A method for contrast enhancement is proposed. The algorithm is based on a local and image-dependent exponential correction. The technique aims to correct images that simultaneously present overexposed and underexposed regions. To prevent halo artifacts, the bilateral filter is used as the mask of the exponential correction. Depending on the characteristics of the image (piloted by histogram analysis), an automated parameter-tuning step is introduced, followed by stretching, clipping, and saturation preserving treatments. Comparisons with other contrast enhancement techniques are presented. The Mean Opinion Score (MOS) experiment on grayscale images gives the greatest preference score for our algorithm.
Despite the great advances that have been made in the field of digital photography and CMOS/CCD sensors, several
sources of distortion continue to be responsible for image quality degradation. Among them, a great role is played by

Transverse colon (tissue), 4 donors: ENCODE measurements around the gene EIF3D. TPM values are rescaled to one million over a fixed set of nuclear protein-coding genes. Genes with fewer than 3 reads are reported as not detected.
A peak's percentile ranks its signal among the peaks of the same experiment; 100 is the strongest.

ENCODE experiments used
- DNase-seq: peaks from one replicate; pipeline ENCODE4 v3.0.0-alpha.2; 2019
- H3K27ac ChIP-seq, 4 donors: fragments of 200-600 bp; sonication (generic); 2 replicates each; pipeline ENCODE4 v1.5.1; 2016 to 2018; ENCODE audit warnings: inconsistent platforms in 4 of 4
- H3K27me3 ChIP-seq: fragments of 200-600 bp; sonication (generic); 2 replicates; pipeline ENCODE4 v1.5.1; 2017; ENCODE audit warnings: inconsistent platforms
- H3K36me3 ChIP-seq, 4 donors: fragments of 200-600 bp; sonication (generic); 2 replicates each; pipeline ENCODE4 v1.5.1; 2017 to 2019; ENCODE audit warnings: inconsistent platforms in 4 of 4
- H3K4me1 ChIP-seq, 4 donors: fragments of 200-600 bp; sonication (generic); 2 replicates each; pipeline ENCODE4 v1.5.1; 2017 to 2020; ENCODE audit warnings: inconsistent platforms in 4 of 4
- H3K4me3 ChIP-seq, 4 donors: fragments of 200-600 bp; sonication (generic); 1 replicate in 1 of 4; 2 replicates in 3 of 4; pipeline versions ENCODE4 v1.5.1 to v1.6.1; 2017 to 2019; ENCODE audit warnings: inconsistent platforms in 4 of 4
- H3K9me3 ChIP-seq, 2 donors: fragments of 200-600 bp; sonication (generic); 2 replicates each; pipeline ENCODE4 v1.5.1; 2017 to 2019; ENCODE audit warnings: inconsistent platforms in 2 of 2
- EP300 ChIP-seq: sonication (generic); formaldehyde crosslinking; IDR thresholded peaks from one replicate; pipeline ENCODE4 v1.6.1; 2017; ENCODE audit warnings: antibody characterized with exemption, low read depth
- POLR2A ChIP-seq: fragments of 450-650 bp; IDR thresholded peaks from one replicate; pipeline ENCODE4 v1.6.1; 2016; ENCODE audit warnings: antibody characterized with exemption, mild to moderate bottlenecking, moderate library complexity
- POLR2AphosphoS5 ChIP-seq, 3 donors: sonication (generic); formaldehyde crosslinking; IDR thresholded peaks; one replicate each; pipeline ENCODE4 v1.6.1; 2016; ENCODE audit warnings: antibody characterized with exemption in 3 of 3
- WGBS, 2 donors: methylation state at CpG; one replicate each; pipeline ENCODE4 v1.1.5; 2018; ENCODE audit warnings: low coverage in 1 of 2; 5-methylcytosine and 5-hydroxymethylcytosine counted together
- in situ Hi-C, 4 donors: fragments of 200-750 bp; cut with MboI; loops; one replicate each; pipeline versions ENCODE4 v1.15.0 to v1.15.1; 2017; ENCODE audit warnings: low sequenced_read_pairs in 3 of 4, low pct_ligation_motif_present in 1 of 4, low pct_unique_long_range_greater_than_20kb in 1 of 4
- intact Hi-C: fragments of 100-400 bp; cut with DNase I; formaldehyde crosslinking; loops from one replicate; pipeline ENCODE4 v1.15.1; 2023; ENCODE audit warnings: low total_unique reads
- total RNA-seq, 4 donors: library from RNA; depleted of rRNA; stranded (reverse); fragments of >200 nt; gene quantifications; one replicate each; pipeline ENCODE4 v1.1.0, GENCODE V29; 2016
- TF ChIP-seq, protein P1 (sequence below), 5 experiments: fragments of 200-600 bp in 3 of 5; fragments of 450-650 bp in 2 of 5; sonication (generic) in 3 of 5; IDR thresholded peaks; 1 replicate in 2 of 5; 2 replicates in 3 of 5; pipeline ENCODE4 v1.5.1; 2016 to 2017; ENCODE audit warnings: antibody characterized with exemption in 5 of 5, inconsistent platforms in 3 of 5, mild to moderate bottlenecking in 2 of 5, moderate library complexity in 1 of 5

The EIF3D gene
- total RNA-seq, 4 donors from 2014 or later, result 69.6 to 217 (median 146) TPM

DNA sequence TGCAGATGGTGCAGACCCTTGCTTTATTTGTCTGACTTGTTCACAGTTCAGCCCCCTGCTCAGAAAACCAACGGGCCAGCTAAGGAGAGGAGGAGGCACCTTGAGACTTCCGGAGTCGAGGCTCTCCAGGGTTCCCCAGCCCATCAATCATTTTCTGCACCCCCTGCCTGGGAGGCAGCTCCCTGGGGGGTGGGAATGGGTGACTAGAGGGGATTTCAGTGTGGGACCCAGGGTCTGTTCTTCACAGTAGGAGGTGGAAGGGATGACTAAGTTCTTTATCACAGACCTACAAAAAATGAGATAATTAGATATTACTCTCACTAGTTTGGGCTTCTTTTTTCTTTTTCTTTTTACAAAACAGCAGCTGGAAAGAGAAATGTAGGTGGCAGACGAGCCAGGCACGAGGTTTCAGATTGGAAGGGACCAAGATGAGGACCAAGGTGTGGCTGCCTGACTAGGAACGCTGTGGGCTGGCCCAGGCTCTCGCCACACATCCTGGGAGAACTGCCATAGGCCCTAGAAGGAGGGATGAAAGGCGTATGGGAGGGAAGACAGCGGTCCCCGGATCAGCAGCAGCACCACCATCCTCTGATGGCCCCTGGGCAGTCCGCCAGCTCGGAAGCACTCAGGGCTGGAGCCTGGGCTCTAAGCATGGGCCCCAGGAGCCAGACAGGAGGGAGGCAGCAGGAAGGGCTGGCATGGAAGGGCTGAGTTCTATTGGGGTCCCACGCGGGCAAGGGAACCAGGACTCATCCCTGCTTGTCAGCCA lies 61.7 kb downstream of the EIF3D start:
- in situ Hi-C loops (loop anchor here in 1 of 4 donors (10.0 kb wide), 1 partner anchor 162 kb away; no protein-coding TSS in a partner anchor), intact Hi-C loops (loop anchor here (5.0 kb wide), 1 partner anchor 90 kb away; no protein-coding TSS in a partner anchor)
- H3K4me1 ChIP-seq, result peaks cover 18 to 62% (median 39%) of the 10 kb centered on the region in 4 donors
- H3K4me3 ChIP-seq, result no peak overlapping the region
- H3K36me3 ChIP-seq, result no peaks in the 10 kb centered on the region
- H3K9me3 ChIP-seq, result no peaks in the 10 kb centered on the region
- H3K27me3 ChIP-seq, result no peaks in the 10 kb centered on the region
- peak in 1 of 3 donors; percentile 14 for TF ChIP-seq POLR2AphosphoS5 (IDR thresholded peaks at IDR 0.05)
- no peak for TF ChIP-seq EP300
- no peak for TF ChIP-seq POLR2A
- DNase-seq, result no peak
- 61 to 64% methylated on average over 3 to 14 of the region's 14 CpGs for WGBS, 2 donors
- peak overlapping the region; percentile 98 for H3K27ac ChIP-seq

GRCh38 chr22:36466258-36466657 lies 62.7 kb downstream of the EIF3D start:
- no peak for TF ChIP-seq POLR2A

sensor noise and motion blur. Of course, longer exposure times usually lead to better image quality, but the change in the
photocurrent over time, due to motion, can lead to motion blur effects. The proposed low-cost technique deals with the
aforementioned problem using a multi-capture denoising algorithm, obtaining a good quality with sensible reduction of
the motion blur effects.
DCT based compression engines1,2 are well known to introduce color artifacts on the processed input frames, in
particular for low bit rates. In video standards, like MPEG-23, MPEG-44, H2635, and in still picture standards, like
JPEG6,7, blocking and ringing distortions are understood and considered, so different approaches have been developed to
reduce these effects8,9,10,11. On the other side, other kinds of phenomenon have not been deeply investigated. Among
them, the chromatic color bleeding effects has only recently received proper attention12,13. The scope of this paper is to
propose and describe an innovative and powerful algorithm to overcome this kind of color artifacts.